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Residency Programs

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Adventures in Cardboard will bring a sense of wonder and student-driven play to your school.

Our residency programs can take shape in a number of ways to fit a variety of needs. Consider how you’d like to schedule our visits. Once a week over multiple week or several days in a row? During school or after school?

Take a look at some of the adaptable programs below or talk to us about your own crazy awesome ideas. We love to collaborate.

The Classic AiC Program (a bit of everything)

  • Build basic props and costumes.
  • Learn safe sword tag.
  • Play strategic live-action games.
  • Explore fantasy role playing.

Live Action Games Focus

  • Learn safe sword tag.
  • Play a sustained, multi-day, live action game in a fantasy setting.
  • Practice team strategy and communication skills.

Props and Costumes Focus

  • Assemble and customize prepared armor and costume pieces.
  • Design and build original props.
  • Learn and play safe sword tag.

Castle and Role Play Focus

  • Design and build an inhabitable fantasy structure. (i.e. castle, village, ship, labyrinth, etc...)
  • Set aside lots of time for free role-playing in the installation.
  • Host a final event in the installation. (i.e. a grand tour, festival, or optionally learn safe sword tag and play a final game)
  • This is typically one project with many groups contributing.

Why tell fantasy stories?

Fantasy evokes a powerful kind of play where kids yearn to create and act out stories with high stakes. In a fantasy milieu kids are often willing to try things with surprising courage. Thrust into a scenario with imaginary consequences, Adventures in Cardboard  provides a safe place where kids are encouraged to try, to explore, to communicate, to fail with full hearts.

We weave stories into our gameplay where characters have built-in strengths and flaws. Kids can decide to be heroes or villains, obsessive or skeptical, absurd or poetic, all larger-than-life and in ways that lead to a greater capacity for critical thinking within cause and effect scenarios.

Kids improvise how a story plays out with our guidance earning the consent of other storytellers and creating a greater capacity for communication and empathy. A child who builds the most fantastic armor can become an icon in the game’s story and inspire imagination and passionate play.  Kids who are devoted to competitive physical play find it easier to “win” if they pay attention to the story and can convince others to follow their plan... or recognize the value of someone else’s charisma and consent to following them. Each participant finds their way into the story through Gameplay, Roleplay, or Crafting, which feeds a respect for a variety of talents and a stronger sense of community. The results are often miraculous.

Why play Gotcha Games?

A "Gotcha Game" is how Adventures in Cardboard refers to rough and tumble, safe gameplay with an imaginary scenario that increases the stakes of being caught by surprise or temporarily tagged-out.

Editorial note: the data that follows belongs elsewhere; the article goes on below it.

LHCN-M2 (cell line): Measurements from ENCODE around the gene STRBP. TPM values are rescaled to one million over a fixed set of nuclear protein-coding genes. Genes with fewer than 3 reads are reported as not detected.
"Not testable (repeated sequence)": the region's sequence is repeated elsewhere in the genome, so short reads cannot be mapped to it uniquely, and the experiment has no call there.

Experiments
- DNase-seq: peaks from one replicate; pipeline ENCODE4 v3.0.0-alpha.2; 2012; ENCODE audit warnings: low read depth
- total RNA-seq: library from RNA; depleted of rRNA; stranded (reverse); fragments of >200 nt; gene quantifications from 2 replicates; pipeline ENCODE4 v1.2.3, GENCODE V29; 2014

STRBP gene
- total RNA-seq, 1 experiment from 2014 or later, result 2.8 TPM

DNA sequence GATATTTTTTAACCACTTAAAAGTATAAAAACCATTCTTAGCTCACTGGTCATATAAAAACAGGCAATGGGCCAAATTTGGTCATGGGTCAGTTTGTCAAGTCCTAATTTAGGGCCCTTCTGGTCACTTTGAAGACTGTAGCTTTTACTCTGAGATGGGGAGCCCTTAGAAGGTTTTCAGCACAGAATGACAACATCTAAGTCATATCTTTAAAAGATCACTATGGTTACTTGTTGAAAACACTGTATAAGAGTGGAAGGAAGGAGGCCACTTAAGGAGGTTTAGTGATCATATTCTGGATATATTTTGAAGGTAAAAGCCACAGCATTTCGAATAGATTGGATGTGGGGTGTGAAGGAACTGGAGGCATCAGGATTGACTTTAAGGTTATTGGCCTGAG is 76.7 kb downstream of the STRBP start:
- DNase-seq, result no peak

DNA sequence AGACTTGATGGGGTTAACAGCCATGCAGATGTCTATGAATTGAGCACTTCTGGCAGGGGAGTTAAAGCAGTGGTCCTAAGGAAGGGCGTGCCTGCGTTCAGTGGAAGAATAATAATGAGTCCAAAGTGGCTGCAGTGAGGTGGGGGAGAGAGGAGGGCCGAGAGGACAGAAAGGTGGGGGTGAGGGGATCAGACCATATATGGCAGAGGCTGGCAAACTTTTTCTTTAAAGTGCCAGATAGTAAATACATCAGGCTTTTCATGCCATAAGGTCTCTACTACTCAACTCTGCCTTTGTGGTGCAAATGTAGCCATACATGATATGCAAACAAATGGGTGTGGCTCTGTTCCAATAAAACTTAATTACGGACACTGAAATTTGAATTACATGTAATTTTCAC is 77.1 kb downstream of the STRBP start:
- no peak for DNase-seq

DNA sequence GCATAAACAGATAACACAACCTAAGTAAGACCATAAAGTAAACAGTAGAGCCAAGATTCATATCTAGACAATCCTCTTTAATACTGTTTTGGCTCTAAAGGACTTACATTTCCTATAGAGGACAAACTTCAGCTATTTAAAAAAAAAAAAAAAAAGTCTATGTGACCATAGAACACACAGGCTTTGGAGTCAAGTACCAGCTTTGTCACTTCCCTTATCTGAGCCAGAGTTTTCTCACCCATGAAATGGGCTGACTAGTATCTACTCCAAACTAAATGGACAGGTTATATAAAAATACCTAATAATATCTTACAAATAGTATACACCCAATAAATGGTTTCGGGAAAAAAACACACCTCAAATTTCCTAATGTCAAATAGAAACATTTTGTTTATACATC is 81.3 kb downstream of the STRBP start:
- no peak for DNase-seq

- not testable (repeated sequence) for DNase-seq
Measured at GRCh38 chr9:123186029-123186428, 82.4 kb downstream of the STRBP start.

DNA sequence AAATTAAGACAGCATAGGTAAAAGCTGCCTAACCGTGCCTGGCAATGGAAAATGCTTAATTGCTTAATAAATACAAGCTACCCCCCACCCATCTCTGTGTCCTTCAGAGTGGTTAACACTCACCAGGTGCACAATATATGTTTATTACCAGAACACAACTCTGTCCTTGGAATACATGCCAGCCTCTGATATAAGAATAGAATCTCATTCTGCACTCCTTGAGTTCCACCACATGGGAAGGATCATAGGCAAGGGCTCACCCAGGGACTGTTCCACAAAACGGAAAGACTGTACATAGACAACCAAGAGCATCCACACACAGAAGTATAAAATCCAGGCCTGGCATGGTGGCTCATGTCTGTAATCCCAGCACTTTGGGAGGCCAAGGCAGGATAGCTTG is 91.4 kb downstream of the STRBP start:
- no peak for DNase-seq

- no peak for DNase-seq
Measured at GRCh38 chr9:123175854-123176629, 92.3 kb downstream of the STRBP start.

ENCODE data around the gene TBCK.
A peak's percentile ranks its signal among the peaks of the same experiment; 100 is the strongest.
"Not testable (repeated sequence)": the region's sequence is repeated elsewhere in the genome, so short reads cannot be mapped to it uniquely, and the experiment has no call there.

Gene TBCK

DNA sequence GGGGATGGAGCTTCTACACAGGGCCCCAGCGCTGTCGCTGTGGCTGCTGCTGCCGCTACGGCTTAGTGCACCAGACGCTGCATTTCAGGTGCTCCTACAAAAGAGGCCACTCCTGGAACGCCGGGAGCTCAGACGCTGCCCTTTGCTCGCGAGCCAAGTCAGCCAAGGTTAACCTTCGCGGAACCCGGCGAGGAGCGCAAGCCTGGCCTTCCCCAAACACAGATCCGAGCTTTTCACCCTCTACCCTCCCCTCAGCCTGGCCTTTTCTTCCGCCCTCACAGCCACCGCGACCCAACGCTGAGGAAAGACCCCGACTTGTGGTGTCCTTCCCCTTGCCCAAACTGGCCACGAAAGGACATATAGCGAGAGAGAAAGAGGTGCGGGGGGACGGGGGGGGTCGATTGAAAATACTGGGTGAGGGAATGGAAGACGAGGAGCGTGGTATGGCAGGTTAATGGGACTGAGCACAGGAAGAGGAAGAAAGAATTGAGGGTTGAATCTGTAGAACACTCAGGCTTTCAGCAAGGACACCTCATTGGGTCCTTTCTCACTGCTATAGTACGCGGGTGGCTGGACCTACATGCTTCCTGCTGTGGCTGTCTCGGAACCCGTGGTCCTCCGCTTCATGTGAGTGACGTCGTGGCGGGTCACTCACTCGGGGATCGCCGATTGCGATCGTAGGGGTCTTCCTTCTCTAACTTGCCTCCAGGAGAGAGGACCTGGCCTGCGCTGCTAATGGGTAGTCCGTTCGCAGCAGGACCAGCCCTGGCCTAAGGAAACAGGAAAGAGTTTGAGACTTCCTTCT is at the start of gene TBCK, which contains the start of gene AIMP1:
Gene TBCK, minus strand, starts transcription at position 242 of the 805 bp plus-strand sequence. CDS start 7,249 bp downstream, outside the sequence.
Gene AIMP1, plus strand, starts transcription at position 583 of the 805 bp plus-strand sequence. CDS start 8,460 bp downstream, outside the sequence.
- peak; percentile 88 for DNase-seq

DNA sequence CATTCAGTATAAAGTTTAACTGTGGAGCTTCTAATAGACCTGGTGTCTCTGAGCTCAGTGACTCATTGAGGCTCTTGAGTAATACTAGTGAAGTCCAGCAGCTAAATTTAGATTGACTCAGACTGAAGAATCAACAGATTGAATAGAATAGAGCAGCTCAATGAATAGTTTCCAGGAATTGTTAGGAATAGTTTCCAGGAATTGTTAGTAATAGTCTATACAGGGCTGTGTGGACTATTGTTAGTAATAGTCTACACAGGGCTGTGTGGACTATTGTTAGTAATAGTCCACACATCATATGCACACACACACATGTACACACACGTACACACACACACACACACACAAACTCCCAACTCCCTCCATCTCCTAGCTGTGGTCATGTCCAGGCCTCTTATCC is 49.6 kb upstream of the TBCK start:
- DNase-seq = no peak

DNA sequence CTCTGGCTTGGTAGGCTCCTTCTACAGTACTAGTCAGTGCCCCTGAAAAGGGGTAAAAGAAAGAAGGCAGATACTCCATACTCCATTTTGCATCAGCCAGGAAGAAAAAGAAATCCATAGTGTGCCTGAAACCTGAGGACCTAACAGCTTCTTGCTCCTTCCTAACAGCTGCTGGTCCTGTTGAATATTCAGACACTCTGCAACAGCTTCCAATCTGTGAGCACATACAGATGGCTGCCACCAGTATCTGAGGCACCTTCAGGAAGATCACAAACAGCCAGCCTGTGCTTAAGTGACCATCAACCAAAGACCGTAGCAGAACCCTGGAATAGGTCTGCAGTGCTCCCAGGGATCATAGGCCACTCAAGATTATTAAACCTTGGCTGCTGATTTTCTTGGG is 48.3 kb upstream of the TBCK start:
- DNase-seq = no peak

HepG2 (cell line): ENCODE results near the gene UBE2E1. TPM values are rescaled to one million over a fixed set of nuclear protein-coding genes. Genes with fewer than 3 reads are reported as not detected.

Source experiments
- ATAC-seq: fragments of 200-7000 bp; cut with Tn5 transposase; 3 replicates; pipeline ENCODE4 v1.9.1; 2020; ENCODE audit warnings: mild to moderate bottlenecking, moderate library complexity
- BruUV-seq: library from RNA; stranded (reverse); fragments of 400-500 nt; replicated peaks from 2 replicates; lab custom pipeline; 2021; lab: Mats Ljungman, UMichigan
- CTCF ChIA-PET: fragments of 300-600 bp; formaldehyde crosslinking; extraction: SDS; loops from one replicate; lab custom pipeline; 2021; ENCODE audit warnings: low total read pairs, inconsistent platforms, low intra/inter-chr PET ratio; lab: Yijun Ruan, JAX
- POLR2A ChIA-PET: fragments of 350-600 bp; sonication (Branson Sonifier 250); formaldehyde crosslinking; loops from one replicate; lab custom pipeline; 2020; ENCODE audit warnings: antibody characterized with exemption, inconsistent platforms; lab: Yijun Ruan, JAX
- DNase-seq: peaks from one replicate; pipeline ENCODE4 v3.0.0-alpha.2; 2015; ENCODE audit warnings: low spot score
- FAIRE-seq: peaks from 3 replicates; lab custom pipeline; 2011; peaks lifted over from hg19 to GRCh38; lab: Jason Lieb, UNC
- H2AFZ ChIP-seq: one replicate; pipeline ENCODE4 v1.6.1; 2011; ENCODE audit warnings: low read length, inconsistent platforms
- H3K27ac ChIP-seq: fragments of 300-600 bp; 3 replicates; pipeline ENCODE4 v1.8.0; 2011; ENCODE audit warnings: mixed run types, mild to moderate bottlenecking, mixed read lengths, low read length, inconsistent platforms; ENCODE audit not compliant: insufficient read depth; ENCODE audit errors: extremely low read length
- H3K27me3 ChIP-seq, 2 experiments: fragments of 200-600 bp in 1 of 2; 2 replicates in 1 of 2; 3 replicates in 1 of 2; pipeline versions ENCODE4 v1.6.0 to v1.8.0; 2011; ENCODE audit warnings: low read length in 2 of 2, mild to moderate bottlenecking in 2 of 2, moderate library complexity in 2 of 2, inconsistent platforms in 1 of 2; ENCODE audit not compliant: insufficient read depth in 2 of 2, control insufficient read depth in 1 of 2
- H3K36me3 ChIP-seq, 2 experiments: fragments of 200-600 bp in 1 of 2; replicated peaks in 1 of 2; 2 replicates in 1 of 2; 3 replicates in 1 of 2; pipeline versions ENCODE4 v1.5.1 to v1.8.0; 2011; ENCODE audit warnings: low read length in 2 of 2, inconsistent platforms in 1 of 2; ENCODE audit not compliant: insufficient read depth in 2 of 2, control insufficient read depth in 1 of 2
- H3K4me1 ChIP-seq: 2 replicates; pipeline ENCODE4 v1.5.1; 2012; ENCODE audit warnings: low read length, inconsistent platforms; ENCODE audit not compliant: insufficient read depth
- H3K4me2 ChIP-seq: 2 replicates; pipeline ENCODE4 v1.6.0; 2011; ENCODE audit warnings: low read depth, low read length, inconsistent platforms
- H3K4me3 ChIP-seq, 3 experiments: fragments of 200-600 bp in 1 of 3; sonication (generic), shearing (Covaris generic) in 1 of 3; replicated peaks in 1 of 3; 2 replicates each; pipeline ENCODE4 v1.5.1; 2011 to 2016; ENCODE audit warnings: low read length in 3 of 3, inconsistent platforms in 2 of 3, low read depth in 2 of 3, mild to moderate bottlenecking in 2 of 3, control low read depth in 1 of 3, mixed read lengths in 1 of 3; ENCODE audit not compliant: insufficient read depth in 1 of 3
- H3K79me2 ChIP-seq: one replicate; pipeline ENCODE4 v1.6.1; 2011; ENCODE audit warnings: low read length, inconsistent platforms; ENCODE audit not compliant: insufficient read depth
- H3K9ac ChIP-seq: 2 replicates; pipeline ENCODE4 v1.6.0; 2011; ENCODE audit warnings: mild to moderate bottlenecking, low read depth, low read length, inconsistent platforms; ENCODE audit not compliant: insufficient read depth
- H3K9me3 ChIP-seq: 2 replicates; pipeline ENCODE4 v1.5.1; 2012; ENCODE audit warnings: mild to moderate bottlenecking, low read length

Most tag games are "Gotcha Games" by this definition. When AiC adds instinctual guidelines for safe sword tag and a cardboard tagger, these are simply tools that enhance the imaginary stakes of our games and tie them to a greater group story. 

To be played well "Gotcha Games" require an experienced understanding of consent, empathy and the kind of mutual joy that rises when players enjoy their best efforts to best each other.

All "Gotcha Games" demand a high degree of presence in body, mind and spirit to be played well. This presence can be learned, often with the biggest barrier to engagement being a child's own fear. With inspiring, caring, understanding mentors this is a kind of play that most children can learn if it does not already naturally come to them.

Our "Gotcha Games" are highly imaginative and exhilarating, and yet these are competitive games that allow sporting competition to take place with the ability to immediately reset the contest and try again. The possibility of extricating oneself from the game, at will, is built in. In well-played "Gotcha Games" failure may be dramatic but quickly leads to a spirit of limitless attempts at success and each child can ramp-in their desired level of competitiveness.

"Gotcha Games" are sporting games that sometimes feel more accessible for kids who are are not drawn to the extended periods of team commitment, public performance or the rigid structure of organized sports. "Gotcha Games" can be indispensable tools for the socio-physical development of kids who find organized sports less accessible. These games also serve as great tools for emotional development and can help a child build a mature sense of sports-personship at a pace that feels safe to the child. 

Nonetheless, at AiC we will often increase the level of competition, risk and reward with a mature group of players. Our Tactical Weeks involve older, more experienced kids and can see quite competitive and deliciously fierce levels of gameplay that help us all build resilience, tenacity and character as well as any organized sport.

A mother's Testimony of "Cops n Robbers" from John Holt's Teach Your Own